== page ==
National Identity at Heart of Neo-Nazi Trial in Germany

During the 2006 World Cup in Germany, Uwe-Karsten Heye, spokesman of former German Chancellor Gerhard Schröder, cautioned visitors “of another skin color” to stay away from eastern Germany. “It is possible,” he said, that you “wouldn’t get out alive.”

His statement sparked outrage, but certain eastern parts of the country are indeed widely known in Germany by their neo-Nazi name. They are called “Nationally Liberated Zones.”

That means they have been “cleansed” of so-called foreigners.

German leaders and media expressed shock that neo-Nazis exist but their terrorism is widely known — and even encouraged.

In fact, at the time of Heye’s statement, members of the National Socialist Underground (NSU), a right-wing terrorist group, had been living in Nationally Liberated Zones for years. They shot to death a police officer as well as nine men of Turkish and Greek descent. They set off nail bombs in Cologne and robbed numerous banks to fund their cleansing operations.

The group was exposed in November 2011 when two members, Uwe Mundlos and Uwe Böhnhardt, killed themselves after a bank robbery gone awry. Police found the weapon used in the murder of nine men with the bodies of Mundlos and Böhnhardt.

Now a member of the National Socialist Underground is being tried in Munich in a high-profile case that began in May. Beate Zschäpe is accused of involvement in 10 murders and of conspiring to “criminal acts dangerous to public safety” to intimidate the public and “wreak major damage to the state.”

Authorities allege that she abetted the group, rented getaway vehicles and administered stolen money over more than a decade. After Mundlos and Böhnhardt were found dead, Zschäpe set their apartment on fire, then went underground for a time before turning herself in. While on the run, she released videos within which the NSU took responsibility for the murders. Three others are being tried in Munich for aiding the group.

All of them grew up in the 1990s and have been active neo-Nazis for years. Nationalism and racism surged after reunification all across Germany. With the fall of the Berlin Wall, the perceived injustice of postwar division was considered rectified, and the new “pride to be German” ethos reconnected to a deeply racist understanding of “Germanness.”

Given that the NSU is widely known to intelligence authorities, how did it evade scrutiny for years? That’s one of the questions being asked. Germany’s federal domestic intelligence chief resigned in 2011 after his agency destroyed documentation of its work with paid neo-Nazi informants. For years, antifascist groups had warned that the agency’s practice of maintaining a web of paid informants within neo-Nazi circles was in fact funding the extreme right. Moreover, a parliamentary inquiry committee found evidence of more missing documentation.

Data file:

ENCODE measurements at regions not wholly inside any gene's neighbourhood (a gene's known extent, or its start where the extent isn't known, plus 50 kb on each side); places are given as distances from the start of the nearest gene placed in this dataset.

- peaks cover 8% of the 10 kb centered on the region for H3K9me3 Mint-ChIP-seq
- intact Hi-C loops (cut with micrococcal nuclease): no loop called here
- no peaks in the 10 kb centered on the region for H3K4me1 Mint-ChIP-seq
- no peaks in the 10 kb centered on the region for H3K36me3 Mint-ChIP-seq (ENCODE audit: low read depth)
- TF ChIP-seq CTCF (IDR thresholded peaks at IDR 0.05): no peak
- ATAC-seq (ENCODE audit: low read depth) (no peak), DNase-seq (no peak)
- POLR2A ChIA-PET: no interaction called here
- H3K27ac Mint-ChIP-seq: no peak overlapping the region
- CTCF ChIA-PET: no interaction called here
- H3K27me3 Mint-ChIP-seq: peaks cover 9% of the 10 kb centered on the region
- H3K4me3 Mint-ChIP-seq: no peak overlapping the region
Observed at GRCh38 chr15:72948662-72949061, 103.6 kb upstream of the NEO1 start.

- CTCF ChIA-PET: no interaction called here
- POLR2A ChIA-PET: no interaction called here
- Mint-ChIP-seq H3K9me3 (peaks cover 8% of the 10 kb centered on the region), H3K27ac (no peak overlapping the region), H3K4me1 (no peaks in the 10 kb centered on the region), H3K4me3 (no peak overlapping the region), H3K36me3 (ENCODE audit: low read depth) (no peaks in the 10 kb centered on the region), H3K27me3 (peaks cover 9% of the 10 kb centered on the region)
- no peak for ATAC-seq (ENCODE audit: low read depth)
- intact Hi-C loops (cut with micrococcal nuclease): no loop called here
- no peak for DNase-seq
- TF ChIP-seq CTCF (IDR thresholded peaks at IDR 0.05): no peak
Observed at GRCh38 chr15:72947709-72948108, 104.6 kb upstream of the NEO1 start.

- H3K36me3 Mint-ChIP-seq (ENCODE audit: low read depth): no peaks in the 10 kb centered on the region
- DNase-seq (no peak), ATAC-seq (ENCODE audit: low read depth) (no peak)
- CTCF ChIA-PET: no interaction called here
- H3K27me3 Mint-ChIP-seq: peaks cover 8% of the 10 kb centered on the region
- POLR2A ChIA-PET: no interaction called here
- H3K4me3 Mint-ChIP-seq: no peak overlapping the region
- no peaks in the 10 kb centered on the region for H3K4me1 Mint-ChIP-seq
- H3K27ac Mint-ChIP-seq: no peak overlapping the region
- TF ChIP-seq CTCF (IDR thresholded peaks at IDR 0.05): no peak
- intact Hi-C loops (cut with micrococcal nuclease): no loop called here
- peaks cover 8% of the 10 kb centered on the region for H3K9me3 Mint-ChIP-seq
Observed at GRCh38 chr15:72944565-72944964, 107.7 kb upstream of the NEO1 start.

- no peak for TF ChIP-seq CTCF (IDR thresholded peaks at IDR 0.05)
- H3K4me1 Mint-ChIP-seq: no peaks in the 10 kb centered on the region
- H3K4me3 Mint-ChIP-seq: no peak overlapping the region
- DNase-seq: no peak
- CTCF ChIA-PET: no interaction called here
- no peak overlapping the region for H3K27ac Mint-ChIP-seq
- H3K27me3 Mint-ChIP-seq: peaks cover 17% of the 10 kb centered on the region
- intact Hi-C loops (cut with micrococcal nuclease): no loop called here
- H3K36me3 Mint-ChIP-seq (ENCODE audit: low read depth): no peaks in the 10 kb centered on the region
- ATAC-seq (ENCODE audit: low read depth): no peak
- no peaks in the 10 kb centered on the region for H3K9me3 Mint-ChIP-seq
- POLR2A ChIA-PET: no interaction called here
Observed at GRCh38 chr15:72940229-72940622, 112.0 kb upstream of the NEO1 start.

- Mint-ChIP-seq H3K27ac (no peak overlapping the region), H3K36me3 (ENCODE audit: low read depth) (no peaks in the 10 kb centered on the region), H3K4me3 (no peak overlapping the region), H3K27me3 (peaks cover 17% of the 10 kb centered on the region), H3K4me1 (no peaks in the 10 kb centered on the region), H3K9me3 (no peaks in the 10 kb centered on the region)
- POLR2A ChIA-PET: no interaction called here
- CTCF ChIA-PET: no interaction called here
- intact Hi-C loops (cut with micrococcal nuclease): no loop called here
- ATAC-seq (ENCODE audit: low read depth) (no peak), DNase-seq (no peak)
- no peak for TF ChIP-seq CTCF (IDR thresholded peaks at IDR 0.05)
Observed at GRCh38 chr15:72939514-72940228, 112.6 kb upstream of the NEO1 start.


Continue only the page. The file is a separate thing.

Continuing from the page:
It gets worse. An actual Verfassungsschutz agent was present at the scene in 2006 when the NSU murdered a Turkish German café owner. The agent was transferred to a desk job while details emerged about his nickname: “Little Adolf.” Unconfirmed reports put Little Adolf at three or more neo-Nazi murder scenes.

Politicians expressed shock and spoke of disgrace, but there seems little willingness to look deeper. The actual problem of widespread racism in Germany is still being denied.

At issue is the paradox of national identity implicit in the existence of Turkish Germans and others.

Only a few decades ago, the late black German activist and poet May Ayim had her dissertation project, which investigated racism, rejected at a German university. After 1945, she was told, there was no such thing as racism. Accordingly, the term for racism has been for the longest time “hostility towards foreigners.” The idea that victims of racist insults and attacks are foreigners reveals the underlying dictum: a concept of nationality in which the existence of black Germans, Turkish Germans, Jewish Germans and others is an oxymoron.

The envisioned norm is white, Christian, and elusively “German-German.” So it’s not surprising to see murder investigations that focus on victims and betray racist undertones.

For a decade, investigators assumed the murder victims had mafia connections, likely involving drugs. The nail bombings that wounded dozens in Cologne were seen in the same light. In all cases, the families of victims were interrogated for years in order to uncover a (non-existent) link to organized crime. The murders were furthermore trivialized when they were dubbed “The Döner-Killings” after the Turkish kabob meat.

After the NSU was exposed in 2011, German Chancellor Angela Merkel was not the only one to express shock. German media reported a national “state of shock” — a remarkable and telling declaration given two decades of neo-Nazi violence and bloodshed.

The trial in Munich may last two years. While “historic,” none of these proceedings are likely to acknowledge that the NSU emerged from the commonly held notion of German nationality that gained deadly momentum after reunification in the 1990s.

 

Annette Seidel-Arpaci is a Visiting Research Scholar in the School of Fine Art, History of Art and Cultural Studies at the University of Leeds in the UK.